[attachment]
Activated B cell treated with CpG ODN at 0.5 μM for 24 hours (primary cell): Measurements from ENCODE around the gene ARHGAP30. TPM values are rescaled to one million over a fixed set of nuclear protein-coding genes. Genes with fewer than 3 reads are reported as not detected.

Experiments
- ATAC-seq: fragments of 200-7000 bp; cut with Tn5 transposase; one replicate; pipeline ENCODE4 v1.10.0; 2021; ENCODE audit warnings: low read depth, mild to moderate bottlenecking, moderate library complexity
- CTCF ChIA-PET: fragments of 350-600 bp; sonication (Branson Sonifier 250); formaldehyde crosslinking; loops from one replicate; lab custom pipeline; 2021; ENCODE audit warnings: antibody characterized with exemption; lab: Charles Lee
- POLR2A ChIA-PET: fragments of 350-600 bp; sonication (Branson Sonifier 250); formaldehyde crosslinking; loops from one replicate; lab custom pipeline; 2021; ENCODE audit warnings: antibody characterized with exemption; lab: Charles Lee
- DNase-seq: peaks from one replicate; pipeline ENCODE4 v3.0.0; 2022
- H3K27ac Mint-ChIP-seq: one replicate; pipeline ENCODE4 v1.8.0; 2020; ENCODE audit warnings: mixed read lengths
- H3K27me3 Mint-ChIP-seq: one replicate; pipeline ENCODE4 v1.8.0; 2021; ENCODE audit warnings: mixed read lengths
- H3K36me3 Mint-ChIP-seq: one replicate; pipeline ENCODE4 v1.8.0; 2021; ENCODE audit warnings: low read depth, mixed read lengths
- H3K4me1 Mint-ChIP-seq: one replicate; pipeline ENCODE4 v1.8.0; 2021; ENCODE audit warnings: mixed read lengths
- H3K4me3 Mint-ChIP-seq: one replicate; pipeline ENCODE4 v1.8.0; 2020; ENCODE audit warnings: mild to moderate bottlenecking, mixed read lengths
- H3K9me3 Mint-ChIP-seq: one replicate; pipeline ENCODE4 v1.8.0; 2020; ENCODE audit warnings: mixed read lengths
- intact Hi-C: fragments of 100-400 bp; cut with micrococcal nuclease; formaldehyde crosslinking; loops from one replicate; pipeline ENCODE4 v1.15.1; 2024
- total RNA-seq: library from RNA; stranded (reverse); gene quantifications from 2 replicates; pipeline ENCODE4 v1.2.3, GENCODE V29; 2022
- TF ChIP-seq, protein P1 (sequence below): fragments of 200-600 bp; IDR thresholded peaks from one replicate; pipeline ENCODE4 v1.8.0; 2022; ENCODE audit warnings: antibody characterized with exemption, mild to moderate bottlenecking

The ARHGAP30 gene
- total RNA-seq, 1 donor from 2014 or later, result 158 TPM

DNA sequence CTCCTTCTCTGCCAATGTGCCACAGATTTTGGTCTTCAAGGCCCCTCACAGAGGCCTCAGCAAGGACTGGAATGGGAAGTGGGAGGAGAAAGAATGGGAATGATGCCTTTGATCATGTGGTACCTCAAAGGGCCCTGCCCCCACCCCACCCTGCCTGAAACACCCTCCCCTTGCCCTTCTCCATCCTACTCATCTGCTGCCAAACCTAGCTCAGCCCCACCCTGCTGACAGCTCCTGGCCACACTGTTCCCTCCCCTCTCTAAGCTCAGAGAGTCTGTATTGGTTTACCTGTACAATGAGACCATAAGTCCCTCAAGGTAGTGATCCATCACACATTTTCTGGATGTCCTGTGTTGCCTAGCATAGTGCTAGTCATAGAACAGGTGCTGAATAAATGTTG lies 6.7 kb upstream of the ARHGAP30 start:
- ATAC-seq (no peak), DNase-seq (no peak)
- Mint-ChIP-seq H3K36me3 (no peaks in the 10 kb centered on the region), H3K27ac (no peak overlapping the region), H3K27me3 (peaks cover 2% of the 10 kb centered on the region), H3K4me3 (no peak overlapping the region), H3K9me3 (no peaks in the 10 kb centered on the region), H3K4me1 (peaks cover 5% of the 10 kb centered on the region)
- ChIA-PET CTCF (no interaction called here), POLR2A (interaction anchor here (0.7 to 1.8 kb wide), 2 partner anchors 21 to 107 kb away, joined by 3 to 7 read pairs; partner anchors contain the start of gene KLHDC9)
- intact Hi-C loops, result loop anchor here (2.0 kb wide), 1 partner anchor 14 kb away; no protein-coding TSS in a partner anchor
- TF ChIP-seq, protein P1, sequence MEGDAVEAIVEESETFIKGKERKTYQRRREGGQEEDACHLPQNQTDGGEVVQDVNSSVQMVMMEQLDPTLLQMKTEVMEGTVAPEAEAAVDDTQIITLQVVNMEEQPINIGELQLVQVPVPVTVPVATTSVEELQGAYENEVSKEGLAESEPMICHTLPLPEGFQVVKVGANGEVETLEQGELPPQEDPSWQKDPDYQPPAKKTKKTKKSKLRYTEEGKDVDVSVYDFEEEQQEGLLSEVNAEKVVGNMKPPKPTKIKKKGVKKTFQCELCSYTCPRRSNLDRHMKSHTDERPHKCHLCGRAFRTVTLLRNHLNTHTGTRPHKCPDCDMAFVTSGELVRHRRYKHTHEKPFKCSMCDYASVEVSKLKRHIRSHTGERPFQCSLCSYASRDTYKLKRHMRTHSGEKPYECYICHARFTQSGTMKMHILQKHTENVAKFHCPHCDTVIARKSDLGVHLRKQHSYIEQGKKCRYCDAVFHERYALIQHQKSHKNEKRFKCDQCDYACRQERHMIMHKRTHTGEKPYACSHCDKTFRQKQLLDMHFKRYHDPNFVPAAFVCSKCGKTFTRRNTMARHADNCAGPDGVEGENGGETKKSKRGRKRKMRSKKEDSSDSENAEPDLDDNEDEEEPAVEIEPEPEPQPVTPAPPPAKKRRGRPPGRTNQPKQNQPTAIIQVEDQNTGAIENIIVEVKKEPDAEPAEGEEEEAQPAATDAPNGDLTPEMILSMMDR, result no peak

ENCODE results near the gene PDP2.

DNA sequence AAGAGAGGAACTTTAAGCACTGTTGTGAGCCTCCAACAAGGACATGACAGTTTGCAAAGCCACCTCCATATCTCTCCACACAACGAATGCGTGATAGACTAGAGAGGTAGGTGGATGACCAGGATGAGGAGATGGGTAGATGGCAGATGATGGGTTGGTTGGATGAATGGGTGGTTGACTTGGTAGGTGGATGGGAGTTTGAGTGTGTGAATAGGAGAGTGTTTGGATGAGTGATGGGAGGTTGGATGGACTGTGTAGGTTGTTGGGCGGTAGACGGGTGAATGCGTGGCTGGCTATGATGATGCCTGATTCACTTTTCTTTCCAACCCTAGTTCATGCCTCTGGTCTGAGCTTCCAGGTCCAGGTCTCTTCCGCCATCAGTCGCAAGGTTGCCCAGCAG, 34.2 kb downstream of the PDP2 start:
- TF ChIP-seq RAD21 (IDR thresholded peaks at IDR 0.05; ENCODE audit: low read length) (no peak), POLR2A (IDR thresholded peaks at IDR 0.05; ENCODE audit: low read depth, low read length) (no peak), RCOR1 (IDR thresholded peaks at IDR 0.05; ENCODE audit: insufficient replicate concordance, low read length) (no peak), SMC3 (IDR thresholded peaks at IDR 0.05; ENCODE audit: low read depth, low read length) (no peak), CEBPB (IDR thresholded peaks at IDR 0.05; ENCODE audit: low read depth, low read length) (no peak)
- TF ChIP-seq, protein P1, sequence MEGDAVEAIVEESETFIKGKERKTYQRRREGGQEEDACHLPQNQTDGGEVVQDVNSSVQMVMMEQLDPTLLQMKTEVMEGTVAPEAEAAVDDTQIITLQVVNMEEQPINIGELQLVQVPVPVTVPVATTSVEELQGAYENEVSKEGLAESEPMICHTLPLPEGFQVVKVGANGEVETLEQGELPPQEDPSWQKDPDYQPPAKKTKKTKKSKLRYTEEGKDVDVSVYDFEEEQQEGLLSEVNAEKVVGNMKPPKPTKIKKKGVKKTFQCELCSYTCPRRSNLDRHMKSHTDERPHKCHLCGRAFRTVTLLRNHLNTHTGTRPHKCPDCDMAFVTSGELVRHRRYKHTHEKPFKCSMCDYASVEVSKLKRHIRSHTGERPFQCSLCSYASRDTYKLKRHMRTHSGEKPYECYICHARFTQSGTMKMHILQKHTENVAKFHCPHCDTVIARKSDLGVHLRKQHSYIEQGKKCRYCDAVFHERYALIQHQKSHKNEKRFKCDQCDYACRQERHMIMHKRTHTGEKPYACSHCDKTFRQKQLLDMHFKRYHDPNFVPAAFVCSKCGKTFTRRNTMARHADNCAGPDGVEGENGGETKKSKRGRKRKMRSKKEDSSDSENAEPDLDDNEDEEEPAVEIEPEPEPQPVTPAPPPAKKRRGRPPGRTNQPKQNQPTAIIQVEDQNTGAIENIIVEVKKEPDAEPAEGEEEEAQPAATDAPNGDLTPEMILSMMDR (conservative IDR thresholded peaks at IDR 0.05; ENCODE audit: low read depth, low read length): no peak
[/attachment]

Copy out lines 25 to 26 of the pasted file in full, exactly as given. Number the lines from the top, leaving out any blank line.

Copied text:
DNA sequence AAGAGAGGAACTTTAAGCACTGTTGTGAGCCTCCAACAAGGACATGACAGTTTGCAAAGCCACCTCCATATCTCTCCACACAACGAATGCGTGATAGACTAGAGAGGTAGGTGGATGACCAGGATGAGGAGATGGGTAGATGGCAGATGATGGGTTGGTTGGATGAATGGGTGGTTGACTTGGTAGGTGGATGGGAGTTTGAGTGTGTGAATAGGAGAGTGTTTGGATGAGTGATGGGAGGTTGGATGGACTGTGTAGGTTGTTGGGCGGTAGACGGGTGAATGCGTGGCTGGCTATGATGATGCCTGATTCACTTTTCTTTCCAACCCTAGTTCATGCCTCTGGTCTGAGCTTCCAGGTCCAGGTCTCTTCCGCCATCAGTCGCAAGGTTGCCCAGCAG, 34.2 kb downstream of the PDP2 start:
- TF ChIP-seq RAD21 (IDR thresholded peaks at IDR 0.05; ENCODE audit: low read length) (no peak), POLR2A (IDR thresholded peaks at IDR 0.05; ENCODE audit: low read depth, low read length) (no peak), RCOR1 (IDR thresholded peaks at IDR 0.05; ENCODE audit: insufficient replicate concordance, low read length) (no peak), SMC3 (IDR thresholded peaks at IDR 0.05; ENCODE audit: low read depth, low read length) (no peak), CEBPB (IDR thresholded peaks at IDR 0.05; ENCODE audit: low read depth, low read length) (no peak)